A correct attribution for the "Flash Effect" photo?

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northcape
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Re: A correct attribution for the "Flash Effect" photo?

Post by northcape » Wed Jan 29, 2020 5:31 am

Oh no, there we go again. So be it.

1) The statement (or impression) that the interpretation "is consistent" with photos (or films) is non-sensical. We don't have any timing or other relevant AND robust meta-information on the photos and films, so it is not possible to make any judgment on the consistency.
2) For the film, it is even worse. There is no knowldge on the timing, speed, or correct order of the sequences. So how can this film be used to validate the correctness of the interpretation?
3) It is circular reasoning, because the film and photos are used to come up with the interpretation, and later it is argued that the interpretation is confirmed by the film and the photos.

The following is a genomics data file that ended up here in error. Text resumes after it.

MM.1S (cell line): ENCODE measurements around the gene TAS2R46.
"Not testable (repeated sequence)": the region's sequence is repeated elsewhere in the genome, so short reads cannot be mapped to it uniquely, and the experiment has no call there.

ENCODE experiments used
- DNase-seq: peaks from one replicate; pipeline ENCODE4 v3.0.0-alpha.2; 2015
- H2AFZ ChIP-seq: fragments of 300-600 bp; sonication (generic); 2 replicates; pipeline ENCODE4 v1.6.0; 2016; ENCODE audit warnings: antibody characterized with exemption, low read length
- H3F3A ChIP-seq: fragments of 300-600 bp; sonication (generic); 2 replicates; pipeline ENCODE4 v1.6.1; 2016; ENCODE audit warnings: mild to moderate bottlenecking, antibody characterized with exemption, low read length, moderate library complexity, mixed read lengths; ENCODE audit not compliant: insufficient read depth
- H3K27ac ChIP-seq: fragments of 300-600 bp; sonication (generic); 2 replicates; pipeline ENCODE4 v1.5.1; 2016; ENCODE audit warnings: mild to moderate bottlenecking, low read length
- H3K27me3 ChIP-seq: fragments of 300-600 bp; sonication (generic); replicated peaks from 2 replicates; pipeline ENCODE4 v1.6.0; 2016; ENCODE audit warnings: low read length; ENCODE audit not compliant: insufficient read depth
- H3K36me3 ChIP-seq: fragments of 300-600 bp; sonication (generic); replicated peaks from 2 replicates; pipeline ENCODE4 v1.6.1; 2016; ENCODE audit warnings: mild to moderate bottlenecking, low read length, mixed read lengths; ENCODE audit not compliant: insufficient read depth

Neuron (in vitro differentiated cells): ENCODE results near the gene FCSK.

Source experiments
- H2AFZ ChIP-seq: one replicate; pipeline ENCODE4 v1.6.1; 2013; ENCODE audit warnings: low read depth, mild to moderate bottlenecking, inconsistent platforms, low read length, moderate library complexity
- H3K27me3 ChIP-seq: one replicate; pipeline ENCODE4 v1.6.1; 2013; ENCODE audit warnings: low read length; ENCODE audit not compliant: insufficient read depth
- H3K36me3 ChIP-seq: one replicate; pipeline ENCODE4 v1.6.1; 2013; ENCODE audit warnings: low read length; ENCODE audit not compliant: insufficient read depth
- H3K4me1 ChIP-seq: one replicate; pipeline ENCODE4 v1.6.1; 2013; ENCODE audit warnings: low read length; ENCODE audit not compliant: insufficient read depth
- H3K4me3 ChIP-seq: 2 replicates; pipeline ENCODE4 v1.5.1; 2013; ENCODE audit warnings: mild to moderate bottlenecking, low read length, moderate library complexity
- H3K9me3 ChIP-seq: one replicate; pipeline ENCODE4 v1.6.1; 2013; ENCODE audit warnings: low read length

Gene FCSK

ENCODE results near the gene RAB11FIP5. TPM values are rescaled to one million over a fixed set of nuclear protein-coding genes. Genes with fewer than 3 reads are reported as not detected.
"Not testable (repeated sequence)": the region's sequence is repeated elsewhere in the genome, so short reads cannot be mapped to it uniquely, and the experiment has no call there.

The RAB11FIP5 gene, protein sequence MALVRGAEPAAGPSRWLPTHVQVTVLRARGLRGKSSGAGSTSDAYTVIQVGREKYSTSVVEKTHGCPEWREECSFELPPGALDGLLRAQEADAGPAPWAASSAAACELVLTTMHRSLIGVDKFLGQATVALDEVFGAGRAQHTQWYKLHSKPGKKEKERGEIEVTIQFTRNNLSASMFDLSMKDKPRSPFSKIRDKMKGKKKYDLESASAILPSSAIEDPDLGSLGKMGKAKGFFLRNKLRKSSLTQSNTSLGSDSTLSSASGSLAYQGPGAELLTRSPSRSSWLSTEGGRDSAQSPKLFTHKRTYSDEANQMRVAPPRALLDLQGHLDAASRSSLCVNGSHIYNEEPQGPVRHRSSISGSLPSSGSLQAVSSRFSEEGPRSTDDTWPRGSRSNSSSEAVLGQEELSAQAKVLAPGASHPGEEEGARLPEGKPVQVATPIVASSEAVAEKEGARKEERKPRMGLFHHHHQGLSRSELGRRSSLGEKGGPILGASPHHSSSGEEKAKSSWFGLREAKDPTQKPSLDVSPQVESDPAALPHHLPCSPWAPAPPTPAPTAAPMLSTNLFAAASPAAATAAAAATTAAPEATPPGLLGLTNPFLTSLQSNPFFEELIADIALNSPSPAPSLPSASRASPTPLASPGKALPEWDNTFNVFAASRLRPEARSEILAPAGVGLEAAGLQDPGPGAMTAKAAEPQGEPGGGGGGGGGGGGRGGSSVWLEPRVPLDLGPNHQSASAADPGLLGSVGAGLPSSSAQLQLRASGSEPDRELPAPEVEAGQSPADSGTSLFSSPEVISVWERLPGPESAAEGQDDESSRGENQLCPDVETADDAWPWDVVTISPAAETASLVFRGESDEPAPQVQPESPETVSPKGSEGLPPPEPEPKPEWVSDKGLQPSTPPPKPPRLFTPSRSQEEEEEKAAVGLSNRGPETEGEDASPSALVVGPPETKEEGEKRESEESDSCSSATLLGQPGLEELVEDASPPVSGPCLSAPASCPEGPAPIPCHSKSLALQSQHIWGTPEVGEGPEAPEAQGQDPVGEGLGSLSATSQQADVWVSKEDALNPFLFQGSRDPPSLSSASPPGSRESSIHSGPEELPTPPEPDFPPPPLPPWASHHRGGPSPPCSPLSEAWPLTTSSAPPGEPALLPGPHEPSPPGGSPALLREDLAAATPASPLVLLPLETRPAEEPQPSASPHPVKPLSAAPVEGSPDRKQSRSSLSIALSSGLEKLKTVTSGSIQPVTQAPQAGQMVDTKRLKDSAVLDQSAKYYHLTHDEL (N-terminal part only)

4) Just because somebody explains his/her circular reasoning, it does not make it more scientific.
5) Other people recognize the futility of the idea to derive a highly detailed interpretation based on the extremely sparse data available. That is why they don't bother to create another fantasy map. But this of course does not mean that the other fantasy map is valid.
6) Coming back to "consistency", I agree that the map in question is self-consistent. But it is also self-consistent if I say that some of photos are taken from gunnery exercises in home waters, and create a track chart with fantasy times and dates. Now of course I would not state this, but it should highlight the very speculative (and rather non-informative) nature of "self-consistent" interpretations in the context of historic reconstruction.

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Re: A correct attribution for the "Flash Effect" photo?

Post by Herr Nilsson » Wed Jan 29, 2020 7:57 am

wadinga wrote:
Tue Jan 28, 2020 9:56 am
..., there is a lot of "if only" required to get the photographer to the right place.
...
Luckily it's possible to deduce the place of the photographer of NH69729.
Image
In this picture - taken shortly before NH69729 - one can see a short stancion, which doesn't go up to the third chain. There is only one place where two or three of these stancions were used: between the crane and the 10.5 cm midship mount.
Regards

Marc